Disease Information for Astrocytoma

Clinical Manifestations
Signs & Symptoms
Macrocephaly/Large head
Disease Progression
Course/Chronic disorder
Course/Chronic only
Demographics & Risk Factors
Population Group
Population/Pediatrics population
Sex & Age Groups
Diagnostic Test Results
Other Tests & Procedures
Lumbar puncture/Increased CSF pressure/LP test
PATH/Astrocytic proliferation/CNS
CT Scan
CT Scan/Mass in 4th ventrical/Head
MRI/Head Enhancing brain lesion
MRI/Head Scan Abnormal
Associated Diseases & Rule outs
Rule Outs
Meningitis, chronic
Associated Disease & Complications
Brain tumor
Brain tumor , malignant (astrocytoma)
Cerebral hemisphere/involvement lesion
DROP Metastasis
Frontal lobe tumor
Glioblastoma Multiforme
Primary Brain Neoplasm
Disease Mechanism & Classification
CLASS/Neurologic (category)
Pathophysiology/Gene locus 16p13
Pathophysiology/Gene locus Chromosome 9
Pathophysiology/Radioresistant malignancy/relative
Pathophysiology/Astrocytoma four different grades (Benign to Malignant)
Pathophysiology/CSF Pressure Increased
PROCESS/Neoplastic (category)
PROCESS/Primary intracranial tumor (ex)
astrocytic glioma, Astrocytic Gliomas, Astrocytic Neoplasm, Astrocytic Tumor, Astrocytic tumor of brain, Astrocytic tumour of brain, Astrocytoma, Astrocytoma no ICD O subtype (morphologic abnormality), Astrocytoma of brain, Astrocytoma of brain (disorder), Astrocytomas, astroglioma, Astrogliomas, BRAIN ASTROCYTOMA, BRAIN TUMOR ASTROCYTOMA, CANCER BRAIN ASTROCYTOMA, Glioma Astrocytic, Gliomas Astrocytic, INTRACRANIAL NEOPLASM ASTROCYTOMA, Synonym/Grade Four Malignant Astrocytoma
Drug Therapy - Indication
RX/Carmustine (BiCNU)
RX/Temozolomide (Temodar)
Other Treatments
TX/Brain radiation.

A tumor that begins in the brain or spinal cord in small, star-shaped cells called astrocytes; benign; grade I astrocytoma; grade II astrocytoma;

grade III astrocytoma; grade IV astrocytoma

An astrocytoma is a tumor that arises from the star-shaped cells (astrocytes) that form the supportive tissue of the brain; The World Health Organization (WHO) classifies astrocytomas into four grades depending on how fast they are growing and the likelihood that they will spread (infiltrate) to nearby brain tissue; Noninfiltrating astrocytomas usually grow more slowly than the infiltrating forms; Grade I astrocytoma is usually a noninfiltrating tumor; The most common type of grade I astrocytoma is pilocytic astrocytoma which is also known as juvenile pilocytic astrocytoma or JPA; This tumor grows slowly but can become very large; Pilocytic astrocytoma occurs most often in the cerebellum, cerebrum, optic nerve pathway and brainstem; This tumor occurs most often in children and teens and accounts for 2% of all brain tumors; Grade II astrocytoma is also called low-grade astrocytoma or diffuse astrocytoma and is usually an infiltrating tumor; This tumor grows relatively slowly and usually does not have well-defined borders; It occurs most often in adults between the ages of 20 and 60; Grade III astrocytoma is also called anaplastic (malignant) astrocytoma because this tumor grows into surrounding tissue and grows more quickly than a grade II astrocytoma; Anaplastic astrocytoma occurs most often in adults between the ages of 30 and 60, is more common in men and accounts for 4% of all brain tumors;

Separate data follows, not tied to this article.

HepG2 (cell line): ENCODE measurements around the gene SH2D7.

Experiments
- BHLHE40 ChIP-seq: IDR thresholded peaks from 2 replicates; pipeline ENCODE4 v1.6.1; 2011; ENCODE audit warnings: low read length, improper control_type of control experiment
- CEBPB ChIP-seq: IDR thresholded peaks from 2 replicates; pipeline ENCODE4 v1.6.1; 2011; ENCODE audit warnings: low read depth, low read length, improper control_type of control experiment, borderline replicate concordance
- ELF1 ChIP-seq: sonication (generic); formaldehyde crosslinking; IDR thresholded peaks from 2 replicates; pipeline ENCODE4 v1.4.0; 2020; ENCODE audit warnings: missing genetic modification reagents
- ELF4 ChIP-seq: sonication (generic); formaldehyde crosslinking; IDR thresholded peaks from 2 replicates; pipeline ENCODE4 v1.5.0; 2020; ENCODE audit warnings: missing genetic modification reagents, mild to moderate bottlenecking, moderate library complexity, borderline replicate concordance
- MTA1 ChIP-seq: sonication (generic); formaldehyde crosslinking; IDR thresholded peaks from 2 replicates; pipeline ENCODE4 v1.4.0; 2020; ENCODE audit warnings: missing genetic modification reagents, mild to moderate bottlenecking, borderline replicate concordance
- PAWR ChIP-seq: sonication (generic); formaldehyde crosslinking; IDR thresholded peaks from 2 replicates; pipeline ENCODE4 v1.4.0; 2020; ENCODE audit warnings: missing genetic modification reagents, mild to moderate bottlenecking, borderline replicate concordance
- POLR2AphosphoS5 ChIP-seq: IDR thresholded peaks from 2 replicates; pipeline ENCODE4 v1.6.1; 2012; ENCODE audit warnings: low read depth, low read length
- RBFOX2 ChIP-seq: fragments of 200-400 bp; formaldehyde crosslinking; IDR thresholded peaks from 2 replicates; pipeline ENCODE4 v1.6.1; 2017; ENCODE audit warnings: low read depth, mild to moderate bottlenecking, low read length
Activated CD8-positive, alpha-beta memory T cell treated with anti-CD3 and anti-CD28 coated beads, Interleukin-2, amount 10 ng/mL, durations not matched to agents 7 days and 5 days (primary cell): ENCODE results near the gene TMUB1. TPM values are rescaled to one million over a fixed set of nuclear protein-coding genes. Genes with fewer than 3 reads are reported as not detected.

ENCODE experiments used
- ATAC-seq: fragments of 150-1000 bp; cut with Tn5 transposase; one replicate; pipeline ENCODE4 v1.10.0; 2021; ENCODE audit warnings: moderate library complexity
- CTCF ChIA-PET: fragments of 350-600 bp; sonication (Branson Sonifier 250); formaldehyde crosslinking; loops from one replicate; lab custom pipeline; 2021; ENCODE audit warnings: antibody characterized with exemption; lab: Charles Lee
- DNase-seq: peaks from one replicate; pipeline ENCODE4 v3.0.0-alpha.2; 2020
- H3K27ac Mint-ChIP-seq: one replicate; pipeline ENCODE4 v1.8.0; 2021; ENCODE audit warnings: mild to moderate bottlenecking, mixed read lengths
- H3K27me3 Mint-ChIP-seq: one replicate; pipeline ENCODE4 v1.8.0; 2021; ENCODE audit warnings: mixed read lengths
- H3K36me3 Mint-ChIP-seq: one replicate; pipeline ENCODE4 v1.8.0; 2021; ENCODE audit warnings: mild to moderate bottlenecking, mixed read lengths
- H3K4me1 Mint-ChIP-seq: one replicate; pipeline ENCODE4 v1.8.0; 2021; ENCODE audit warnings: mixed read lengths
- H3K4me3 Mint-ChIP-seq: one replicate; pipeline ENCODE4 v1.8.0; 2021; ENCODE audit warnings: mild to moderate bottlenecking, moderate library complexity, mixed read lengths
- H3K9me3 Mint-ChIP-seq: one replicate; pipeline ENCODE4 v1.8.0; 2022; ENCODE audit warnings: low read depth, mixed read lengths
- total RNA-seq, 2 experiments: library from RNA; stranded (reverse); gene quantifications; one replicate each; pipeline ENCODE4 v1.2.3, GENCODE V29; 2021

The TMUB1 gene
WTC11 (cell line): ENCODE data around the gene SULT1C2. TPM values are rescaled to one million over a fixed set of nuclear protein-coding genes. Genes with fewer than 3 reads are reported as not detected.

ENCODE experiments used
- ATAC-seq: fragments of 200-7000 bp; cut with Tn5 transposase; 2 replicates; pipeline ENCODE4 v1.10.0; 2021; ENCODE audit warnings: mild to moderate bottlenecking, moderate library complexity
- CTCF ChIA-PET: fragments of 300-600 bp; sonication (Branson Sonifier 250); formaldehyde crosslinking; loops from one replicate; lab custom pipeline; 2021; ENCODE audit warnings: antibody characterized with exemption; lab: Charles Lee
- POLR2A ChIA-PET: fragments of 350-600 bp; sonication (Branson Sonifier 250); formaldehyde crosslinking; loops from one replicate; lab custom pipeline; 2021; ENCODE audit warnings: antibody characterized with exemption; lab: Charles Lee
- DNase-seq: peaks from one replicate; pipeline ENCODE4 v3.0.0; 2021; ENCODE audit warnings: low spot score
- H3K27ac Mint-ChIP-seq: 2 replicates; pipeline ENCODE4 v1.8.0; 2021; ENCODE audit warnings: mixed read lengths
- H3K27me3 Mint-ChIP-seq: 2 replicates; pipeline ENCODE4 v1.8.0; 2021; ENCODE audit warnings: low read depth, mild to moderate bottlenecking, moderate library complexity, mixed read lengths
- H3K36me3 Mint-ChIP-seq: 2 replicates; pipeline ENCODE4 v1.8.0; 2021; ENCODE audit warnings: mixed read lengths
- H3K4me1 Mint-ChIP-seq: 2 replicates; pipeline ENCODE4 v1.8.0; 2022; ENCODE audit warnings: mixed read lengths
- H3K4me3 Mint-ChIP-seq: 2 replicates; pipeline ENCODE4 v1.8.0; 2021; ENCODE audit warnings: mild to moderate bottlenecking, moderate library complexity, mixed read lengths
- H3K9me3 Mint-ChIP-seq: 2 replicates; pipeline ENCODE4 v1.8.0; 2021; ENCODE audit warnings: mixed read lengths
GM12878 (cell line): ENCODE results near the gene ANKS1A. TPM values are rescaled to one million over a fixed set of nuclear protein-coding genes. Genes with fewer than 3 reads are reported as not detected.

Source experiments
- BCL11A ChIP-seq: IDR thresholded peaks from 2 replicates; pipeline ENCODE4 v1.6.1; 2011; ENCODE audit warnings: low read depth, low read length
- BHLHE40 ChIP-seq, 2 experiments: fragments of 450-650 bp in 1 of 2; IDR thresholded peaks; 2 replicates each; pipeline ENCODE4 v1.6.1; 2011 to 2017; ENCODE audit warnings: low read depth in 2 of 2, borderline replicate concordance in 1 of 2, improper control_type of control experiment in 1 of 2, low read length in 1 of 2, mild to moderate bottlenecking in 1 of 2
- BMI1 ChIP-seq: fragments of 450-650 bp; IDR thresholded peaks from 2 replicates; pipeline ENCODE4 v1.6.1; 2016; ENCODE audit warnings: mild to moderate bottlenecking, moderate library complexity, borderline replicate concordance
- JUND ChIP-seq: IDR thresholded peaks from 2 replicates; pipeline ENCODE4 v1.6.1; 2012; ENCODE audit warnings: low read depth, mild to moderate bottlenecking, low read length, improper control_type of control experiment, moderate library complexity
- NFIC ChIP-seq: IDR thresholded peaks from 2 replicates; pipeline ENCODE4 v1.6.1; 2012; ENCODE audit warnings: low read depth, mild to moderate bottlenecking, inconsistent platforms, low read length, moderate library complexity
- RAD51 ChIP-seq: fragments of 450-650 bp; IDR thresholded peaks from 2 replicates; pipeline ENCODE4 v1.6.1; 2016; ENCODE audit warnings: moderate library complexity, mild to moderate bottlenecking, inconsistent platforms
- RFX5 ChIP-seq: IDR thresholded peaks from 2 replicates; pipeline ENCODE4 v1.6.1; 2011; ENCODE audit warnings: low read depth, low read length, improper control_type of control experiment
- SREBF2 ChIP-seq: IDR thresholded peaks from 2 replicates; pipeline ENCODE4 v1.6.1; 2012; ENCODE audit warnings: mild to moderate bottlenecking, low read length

Grade IV astrocytoma is also called glioblastoma multiforme or GBM and is the most invasive type of nervous system tumor; GBM is usually composed of a mix of cell types in addition to astrocytes; This tumor occurs most often in adults between the ages of 50 and 80, is more common in men, and accounts for 23% of all primary brain tumors;-------------[NORD 2005]---------------malignant:

Astrocytoma, Malignant; Anaplastic Astrocytoma;

Astrocytoma, grades 3-4; Giant Cell Glioblastoma, Astrocytoma Spongioblastoma Multiforme;

Malignant Astrocytoma is an infiltrating, primary brain tumor, with tentacles that may invade surrounding tissue; This provides a butterfly-like distribution pattern through the white matter of the cerebral hemispheres; The tumor may invade a membrane covering the brain (the dura), or spread via the spinal fluid through the ventricles of the brain; Spread of the tumor (metastasis) outside the brain and spinal cord is rare ---------------[NORD 2005]-----------


External Links Related to Astrocytoma
PubMed (National Library of Medicine)
NGC (National Guideline Clearinghouse)
Medscape (eMedicine)
Harrison's Online (accessmedicine)
NEJM (The New England Journal of Medicine)